A regulatory co-ordination committee of the government will rethink a key change to the definition of ‘vanishing company’, which could have watered down the law in respect of such companies. According to the new rule, an entity cannot be called a ‘vanishing company’ if any of its directors — executive or non-executive — can be traced at a later date.
The earlier rule had three conditions for labelling a company as having vanished — if it was not found at its registered office address, had not filed its returns with the Registrar of Companies (RoC) or the stock exchanges for two years.
The change in criteria means that companies that raise capital and disappear could avoid the ‘vanishing company’ tag if one of its directors was traceable. This would have made it difficult for the government to confiscate the properties of such companies and take penal action. In the event of a director being traced, the government would not be able to take action against the company as it could not be deemed a ‘vanishing company’.
The clause which was incorporated by the Co-ordination and Monitoring Committee (CMC) — co-chaired by secretary in ministry of corporate affairs and Sebi chairman — may be taken up for scrutiny with investor groups, seeking deletion of the same, said a government official, requesting anonymity.
Between 1992 and 2001, as many as 238 companies had vanished after raising capital. Of these 117 were traced, but as per the government’s latest records, 121 companies are still to be traced.
“This is an inoperable clause. This presumes that the government has a mechanism in place where it contacts each director on a regular basis and on discovery of such directors it can call such a company a vanishing company,” said Prithvi Haldea, chairman and managing director of PRIME Database.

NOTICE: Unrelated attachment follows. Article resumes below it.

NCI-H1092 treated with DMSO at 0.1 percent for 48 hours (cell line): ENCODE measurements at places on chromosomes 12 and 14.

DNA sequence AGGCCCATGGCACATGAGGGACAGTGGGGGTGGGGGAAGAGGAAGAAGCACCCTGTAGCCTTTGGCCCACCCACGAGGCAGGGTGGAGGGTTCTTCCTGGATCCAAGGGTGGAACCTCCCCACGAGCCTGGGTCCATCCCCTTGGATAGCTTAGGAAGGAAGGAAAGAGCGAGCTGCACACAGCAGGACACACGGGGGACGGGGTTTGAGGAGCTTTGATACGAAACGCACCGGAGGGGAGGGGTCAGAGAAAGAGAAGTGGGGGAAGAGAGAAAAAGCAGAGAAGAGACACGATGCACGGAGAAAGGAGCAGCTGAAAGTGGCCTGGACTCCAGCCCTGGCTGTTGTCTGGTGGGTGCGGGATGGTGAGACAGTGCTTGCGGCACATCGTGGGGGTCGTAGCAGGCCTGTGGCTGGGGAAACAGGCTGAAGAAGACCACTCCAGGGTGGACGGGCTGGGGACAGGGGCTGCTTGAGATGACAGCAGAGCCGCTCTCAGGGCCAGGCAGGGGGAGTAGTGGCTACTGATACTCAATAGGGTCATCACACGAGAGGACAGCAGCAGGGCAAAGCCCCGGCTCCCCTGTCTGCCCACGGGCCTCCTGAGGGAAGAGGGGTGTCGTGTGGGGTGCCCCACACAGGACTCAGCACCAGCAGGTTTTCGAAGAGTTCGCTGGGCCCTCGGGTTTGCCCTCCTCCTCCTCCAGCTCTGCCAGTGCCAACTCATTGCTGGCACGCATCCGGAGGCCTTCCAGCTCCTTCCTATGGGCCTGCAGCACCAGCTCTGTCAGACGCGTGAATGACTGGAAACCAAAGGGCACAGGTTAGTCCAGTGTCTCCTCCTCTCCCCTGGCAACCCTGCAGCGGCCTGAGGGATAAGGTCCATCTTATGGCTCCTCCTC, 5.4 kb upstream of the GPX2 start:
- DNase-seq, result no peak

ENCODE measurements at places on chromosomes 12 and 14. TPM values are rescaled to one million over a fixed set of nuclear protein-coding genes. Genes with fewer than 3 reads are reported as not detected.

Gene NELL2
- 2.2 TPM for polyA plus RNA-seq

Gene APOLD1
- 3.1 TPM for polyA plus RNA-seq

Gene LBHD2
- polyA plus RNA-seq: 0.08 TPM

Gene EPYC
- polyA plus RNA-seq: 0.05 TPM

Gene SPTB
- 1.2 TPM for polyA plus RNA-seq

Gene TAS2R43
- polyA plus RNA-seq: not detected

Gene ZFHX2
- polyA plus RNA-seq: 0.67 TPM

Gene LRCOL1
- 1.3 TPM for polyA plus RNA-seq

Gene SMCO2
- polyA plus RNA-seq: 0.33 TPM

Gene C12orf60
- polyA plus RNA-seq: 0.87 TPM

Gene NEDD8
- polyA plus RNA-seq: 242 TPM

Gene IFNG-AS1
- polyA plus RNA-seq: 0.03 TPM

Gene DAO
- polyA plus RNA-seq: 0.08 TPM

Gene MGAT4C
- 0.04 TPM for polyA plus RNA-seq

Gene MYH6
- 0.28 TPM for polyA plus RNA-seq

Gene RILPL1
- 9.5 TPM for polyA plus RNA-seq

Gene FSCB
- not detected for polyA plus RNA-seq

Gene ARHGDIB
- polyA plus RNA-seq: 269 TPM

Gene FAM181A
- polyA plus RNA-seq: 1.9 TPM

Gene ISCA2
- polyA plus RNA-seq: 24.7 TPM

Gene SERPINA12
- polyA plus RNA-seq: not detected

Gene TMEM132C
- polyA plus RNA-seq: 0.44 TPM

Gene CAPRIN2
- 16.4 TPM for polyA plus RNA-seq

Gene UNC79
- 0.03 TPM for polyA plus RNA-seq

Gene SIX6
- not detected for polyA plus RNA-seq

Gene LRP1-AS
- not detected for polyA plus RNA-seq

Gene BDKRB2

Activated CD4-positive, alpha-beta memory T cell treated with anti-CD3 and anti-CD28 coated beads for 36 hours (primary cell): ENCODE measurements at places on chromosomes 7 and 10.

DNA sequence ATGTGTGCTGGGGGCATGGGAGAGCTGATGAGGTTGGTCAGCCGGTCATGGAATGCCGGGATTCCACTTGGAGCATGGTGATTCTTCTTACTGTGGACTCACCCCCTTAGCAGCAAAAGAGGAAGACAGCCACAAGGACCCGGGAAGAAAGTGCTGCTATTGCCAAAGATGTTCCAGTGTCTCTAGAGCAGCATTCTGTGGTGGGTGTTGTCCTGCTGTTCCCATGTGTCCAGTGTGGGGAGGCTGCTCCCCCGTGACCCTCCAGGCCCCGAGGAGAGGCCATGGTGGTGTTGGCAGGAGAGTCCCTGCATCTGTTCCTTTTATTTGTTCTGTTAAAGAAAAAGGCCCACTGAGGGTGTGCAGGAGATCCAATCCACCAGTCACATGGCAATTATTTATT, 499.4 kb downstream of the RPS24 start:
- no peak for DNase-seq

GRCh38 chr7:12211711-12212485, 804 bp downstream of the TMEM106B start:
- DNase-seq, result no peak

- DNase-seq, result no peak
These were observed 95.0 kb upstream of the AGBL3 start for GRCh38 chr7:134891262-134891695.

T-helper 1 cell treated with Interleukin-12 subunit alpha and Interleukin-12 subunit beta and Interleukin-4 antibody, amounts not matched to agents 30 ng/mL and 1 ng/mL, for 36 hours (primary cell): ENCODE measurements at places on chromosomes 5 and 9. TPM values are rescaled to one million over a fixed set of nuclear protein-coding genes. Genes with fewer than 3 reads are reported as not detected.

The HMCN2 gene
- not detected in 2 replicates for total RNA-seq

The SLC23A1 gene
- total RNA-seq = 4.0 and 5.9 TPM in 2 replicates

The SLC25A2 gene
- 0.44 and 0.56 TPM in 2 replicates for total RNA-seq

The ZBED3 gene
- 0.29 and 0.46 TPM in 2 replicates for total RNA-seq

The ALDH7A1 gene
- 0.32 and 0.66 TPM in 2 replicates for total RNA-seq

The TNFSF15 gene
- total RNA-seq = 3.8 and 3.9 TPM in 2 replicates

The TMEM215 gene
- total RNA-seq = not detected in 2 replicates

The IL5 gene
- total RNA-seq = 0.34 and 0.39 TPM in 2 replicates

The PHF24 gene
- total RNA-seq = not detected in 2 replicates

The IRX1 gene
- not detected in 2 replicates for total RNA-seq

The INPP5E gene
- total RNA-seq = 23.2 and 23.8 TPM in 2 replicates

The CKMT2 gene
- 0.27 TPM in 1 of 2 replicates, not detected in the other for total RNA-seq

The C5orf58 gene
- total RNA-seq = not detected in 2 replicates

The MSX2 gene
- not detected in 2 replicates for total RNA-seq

The CMC is the sole authority responsible for tracking vanishing firms, based on reports of RoC and also on the basis of investors complaints against firms which duped them, and initiating action against them.
Investor protection group Midas Touch Investors Association has argued that the change will act as a boon for the predatory promoters and unscrupulous management to play foul with public money without the fear of law.
Midas’ founder member Virendra Jain said: “Traceability or whereabouts of its directors is irrelevant for the purposes of its identification as a vanishing company. The directors and promoters would be liable for their acts of omission and commission — depending upon the facts and circumstances of each case — under the provisions of applicable law, only subsequent to the identification of a vanishing company.”
The present list of 121 vanishing companies could come down drastically if the list is redrawn strictly on the revised criteria, he added.
Another argument is that since all the directors of such firms did not have much say in the day-to-day affairs by virtue of not being full-time directors, it would not be fair to hold them accountable and let go the company.